The Butterfly Box
UK Edition of 'The Butterfly Box'
Dutch edition of 'The Butterfly Box'
Federica Campione adores her father. No matter that Ramon, a distinguished traveller and writer, spends months away from their home on the exotic Chilean coast; as soon as he’s back, his daughter has eyes for no one but him. When he gives her a magical box from Peru she believes he will always be there for her.
Devastated when her parents’ marriage falls apart, Federica is forced to set up home in Cornwall with her mother – the butterfly box is the only part of her beloved father she is able to take with her to sustain her during painful times. Embraced by the eccentric Appleby family, she loses her heart to their son Sam, who barely notices the little girl until it is too late.
As she grows to womanhood, Federica attempts to recapture that long-forgotten sense of security in the arms of the debonair Torquil Jensen. From the sanctuary of a seemingly perfect marriage, she embarks on a painful journey of self-discovery. It takes Federica years of heartbreak to escape her gilded cage and learn the true lesson of the butterfly box.
Passionately written and deeply felt, The Butterfly Box is an epic saga of love, possession and metamorphosis.
I sold Meet Me Under The Ombu Tree in a two book deal to Hodder & Stoughton. Having loved writing about Argentina, I decided to base my next book in Chile, where my mother’s side of the family live. My mother grew up in Argentina and Brazil, but her first cousin married a man who worked in Chile and settled there. I have lots of relations now all over Chile and spent time there before going to Argentina, so I felt I knew it well enough to write about it.
In contrast to the hot, humid pampa, Chile’s coast is cooler with a damp sea mist that is sucked inland when it is very hot in Santiago. I decided to base half in Cornwall where we used to go as children on summer holidays and half in Cachagua, a divine little village of thatched cottages on the coast of Chile. I enjoyed writing about the two very different cultures and decided to continue in that vein.
The theme of Ombu was belonging, for The Butterfly Box I decided to write about possessiveness. I have always believed that we are all here on our own spiritual paths and that no one owns anyone else. How many parents feel they own their children? How many try to control them and make them do things they want them to do, without leaving them to make their own decisions and be themselves? How many couples stifle each other with neediness and possessiveness? I had a two and a half year relationship with a very possessive man. As unpleasant as it ultimately was, I learned a great deal. I learned that people treat you according to how you allow yourself to be treated. I learned that I could have (and should have) walked away at any time, but I didn’t. It takes courage. I explored all of these things in the book. Certainly, in my opinion, happiness comes from giving one another the freedom to be ourselves – and the space in which to do it!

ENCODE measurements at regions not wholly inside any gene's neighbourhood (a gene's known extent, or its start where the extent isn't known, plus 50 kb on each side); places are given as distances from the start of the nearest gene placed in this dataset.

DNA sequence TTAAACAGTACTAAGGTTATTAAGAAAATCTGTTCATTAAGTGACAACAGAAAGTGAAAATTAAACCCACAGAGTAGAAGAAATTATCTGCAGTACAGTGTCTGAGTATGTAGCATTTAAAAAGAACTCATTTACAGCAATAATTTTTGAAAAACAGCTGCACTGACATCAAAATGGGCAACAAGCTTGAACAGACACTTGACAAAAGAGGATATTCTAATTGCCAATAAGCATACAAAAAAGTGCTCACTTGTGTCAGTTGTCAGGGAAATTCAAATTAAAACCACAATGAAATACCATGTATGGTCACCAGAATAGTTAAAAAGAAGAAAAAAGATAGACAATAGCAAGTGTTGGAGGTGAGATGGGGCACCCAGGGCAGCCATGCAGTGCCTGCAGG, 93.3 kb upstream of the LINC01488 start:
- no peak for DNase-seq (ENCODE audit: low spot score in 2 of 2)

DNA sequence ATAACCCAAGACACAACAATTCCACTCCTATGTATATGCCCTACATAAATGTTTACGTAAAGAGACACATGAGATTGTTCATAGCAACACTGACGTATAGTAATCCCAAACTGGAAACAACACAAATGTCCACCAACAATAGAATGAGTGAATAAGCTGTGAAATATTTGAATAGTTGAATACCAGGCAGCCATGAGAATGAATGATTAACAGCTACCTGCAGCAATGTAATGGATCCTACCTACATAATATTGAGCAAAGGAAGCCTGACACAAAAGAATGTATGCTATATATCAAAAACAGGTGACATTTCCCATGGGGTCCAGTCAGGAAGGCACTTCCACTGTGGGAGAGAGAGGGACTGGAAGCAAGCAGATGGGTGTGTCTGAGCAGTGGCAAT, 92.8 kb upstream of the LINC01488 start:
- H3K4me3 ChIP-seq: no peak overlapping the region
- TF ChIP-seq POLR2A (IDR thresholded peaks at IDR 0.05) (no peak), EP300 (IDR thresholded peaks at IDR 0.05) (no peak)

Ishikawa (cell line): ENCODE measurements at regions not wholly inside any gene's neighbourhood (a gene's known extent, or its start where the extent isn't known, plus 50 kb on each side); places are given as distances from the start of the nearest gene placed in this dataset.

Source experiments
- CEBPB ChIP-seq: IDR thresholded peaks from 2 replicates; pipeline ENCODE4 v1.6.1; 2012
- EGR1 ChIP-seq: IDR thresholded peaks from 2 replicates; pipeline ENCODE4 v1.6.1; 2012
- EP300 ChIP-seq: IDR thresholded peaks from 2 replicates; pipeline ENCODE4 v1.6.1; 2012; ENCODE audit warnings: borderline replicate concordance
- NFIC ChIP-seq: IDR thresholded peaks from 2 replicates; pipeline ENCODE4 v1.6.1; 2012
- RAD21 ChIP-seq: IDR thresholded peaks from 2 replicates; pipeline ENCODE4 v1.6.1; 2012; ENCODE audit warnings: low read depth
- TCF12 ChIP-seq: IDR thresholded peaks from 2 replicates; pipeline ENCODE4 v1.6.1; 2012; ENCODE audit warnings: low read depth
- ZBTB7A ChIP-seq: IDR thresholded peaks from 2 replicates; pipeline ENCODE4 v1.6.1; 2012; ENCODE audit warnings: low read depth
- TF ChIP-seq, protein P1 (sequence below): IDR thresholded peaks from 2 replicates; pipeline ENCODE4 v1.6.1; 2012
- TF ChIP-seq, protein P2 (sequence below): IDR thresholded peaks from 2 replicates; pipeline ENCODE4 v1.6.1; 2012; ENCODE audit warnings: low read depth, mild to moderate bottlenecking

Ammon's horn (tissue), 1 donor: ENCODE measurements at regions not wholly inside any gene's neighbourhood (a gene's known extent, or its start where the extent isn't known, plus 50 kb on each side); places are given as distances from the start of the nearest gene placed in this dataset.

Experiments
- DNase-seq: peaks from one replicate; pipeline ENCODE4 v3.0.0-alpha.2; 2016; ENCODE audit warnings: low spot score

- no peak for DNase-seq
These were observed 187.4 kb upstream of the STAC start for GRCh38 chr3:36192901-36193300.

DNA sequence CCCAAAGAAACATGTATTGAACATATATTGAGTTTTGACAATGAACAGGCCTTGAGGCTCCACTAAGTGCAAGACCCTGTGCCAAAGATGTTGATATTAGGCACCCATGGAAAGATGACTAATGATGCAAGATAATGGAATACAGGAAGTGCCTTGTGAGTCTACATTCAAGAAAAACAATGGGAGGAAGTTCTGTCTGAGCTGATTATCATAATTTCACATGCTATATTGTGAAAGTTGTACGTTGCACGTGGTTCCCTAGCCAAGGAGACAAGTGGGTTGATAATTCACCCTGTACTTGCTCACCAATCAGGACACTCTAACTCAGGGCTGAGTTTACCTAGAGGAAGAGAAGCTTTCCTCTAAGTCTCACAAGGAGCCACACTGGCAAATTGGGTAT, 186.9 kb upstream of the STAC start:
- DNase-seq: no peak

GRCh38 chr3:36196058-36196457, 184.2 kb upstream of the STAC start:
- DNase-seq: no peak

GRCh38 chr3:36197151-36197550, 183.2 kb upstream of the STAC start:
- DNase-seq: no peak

Federica unwrapped the paper to discover a roughly carved wooden box. It wasn’t pretty. It wasn’t even charming. She felt the tears prick the backs of her eyes and her throat constrict with disappointment. Not because she wanted a nicer present, she wasn’t materialistic or spoilt, but because Hal’s present had been so much more beautiful than hers. She understood his presents as a reflection of his love. He couldn’t love her very much if he hadn’t even bothered to find her a pretty gift.
“Thank you, Papa,” she choked, swallowing back her tears in shame. “It’s very nice.” But she didn’t have the strength to rebel against her emotions. The excitement had been too much, now the disappointment threw her into a sudden low and the tears welled and spilled out over her hot cheeks.
“Fede, mi amor,” he said, pulling her into his arms and kissing her wet face.
“It’s nice,” she said, trying to sound grateful and not wishing to offend him.
“Open it,” he whispered into her ear. She hesitated. “Go on, amorcita, open it.” She opened it with a shaking hand. The little box might have been plain on the outside, ugly even, but inside it was the most beautiful thing she had ever seen, and what’s more, it played the strangest, most alluring tune she had ever heard.
‘Santa is the new Rosamunde Pilcher.’
Daily Mail, 2002
‘Engaging and charming.’
Mail on Sunday, Penny Vincenzi
‘The Perfect Travelling Companion From Departure Lounge To Land.’
Santa Montefiore is such a refreshing writer. She has imagination, charm and delicacy and her second novel, THE BUTTERFLY BOX, is sensual not sensational, vivid but not vapid. Santa is the new Rosamunde Pilcher, and she is warming up to be Daphne de Maurier, but more fun.
The Daily Mail, 22nd March 2002
THE BUTTERFLY BOX has a cracking beginning and that vital spark of light fiction: an ability to attract the reader to the central character like a moth to a flame… This book is so refreshing, and so delightfully written, Montefiore can travel with me anytime.